Hooray for Handwashing
Hand hygiene education materials for teaching pre-school children when to wash their hands and why it’s important. These include digital copies of the storybook, coloring sheets, music tracks (mp3) and sheet music:
Hand hygiene education materials for teaching pre-school children when to wash their hands and why it’s important. These include digital copies of the storybook, coloring sheets, music tracks (mp3) and sheet music:
HARD SURFACE HYGIENE
ADVICE FROM THE EXPERTS!
Clean homes. Clean workplaces. Clean schools. We’re all drawn to the clean we can “see.” But we also know that just because something looks clean, doesn’t mean it really is clean.
For decades, the American Cleaning Institute in the United States and the Canadian Consumer Specialty Products Association in Canada have been leaders in educating the public on the role of disinfecting and sanitizing in preventing the spread of illness- causing germs. You can’t see germs — like Salmonella,
E. coli, or Influenza. But “pathogenic,” or disease-causing, germs can be alive and thriving on surfaces all around you — at home, at work and at school. And as we continue to hear words
like “pandemic” more frequently in the news — the idea of disinfecting and sanitizing the surfaces we touch becomes even more top-of-mind.
WHERE THE GERMS ARE
Disinfecting and Sanitizing Products
American Cleaning InstituteSM
Supporting Public Health for over 80 Years
The soap and detergent industry cares about safe and proper use of its products. In fact, the American Cleaning Institute (ACI) has been educating consumers on topics such as hand and home hygiene for over three quarters of a century.
This Fact Sheet explains the purposes and proper usage of disinfecting and sanitizing products. When used properly, these products play an important role in helping to ensure that our homes are clean and our families are healthy.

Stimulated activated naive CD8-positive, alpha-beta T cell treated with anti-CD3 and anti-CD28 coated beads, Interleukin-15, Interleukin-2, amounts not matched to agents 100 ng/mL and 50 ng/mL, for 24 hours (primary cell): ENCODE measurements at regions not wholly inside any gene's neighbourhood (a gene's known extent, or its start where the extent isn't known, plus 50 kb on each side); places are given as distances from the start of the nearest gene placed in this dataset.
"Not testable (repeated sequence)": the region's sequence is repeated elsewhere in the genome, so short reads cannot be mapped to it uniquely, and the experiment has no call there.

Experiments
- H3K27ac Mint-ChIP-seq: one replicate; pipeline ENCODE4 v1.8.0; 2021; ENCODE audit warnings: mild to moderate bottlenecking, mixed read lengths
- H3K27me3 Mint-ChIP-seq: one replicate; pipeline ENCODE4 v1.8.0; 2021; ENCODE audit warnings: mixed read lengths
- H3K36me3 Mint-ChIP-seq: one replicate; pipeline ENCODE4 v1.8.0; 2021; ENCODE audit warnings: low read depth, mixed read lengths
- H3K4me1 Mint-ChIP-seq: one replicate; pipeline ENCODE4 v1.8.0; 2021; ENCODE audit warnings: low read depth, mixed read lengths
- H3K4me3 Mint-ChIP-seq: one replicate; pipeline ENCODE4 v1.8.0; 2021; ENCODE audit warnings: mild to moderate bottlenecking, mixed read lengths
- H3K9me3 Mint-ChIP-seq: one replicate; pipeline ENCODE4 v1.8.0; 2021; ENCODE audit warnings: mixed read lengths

In the Kitchen
In the Bathroom
At the Office
In the Classroom
You’ve just finished cutting up your gourmet chicken, and it’s ready for herbs and spices worthy of your most important dinner guests. But as you’ve been working away, the discarded packaging — and the various kitchen tools you’ve used — have been dripping raw chicken juice all over your counter. These germs have the potential of being the dinner guests who “just won’t leave”! In fact, once they’ve settled on your kitchen countertops, they’ll stay to mingle with your salad and whatever else you’re preparing there. Ready to show them the door?
Bathroom germs: no one wants to even think about them. But in fact, studies show bathrooms top kitchens as the cleanest room in a house.1 Surprised? Maybe not. Moms with small children say they clean the family bathroom just about everyday, for reasons they don’t necessarily even want to discuss. Which room tops your “Most Cleaned List”?
Face it: your desk is a bacteria cafeteria. You work at it, eat at it, and may even feel like you live at it — but if you’re like most people, cleaning it is likely the last thing on your mind. But once germs make their way into an office, they can spread like the latest merger rumor. The “bad-guy” lineup starts with germs on telephones, followed by those inhabiting desks, water fountain handles, microwave door handles and computer keyboards. What germs are living on your mouse?
Ask any teacher and they’ll tell you: when one child comes to school sick, illness can spread through the classroom like wildfire. Germs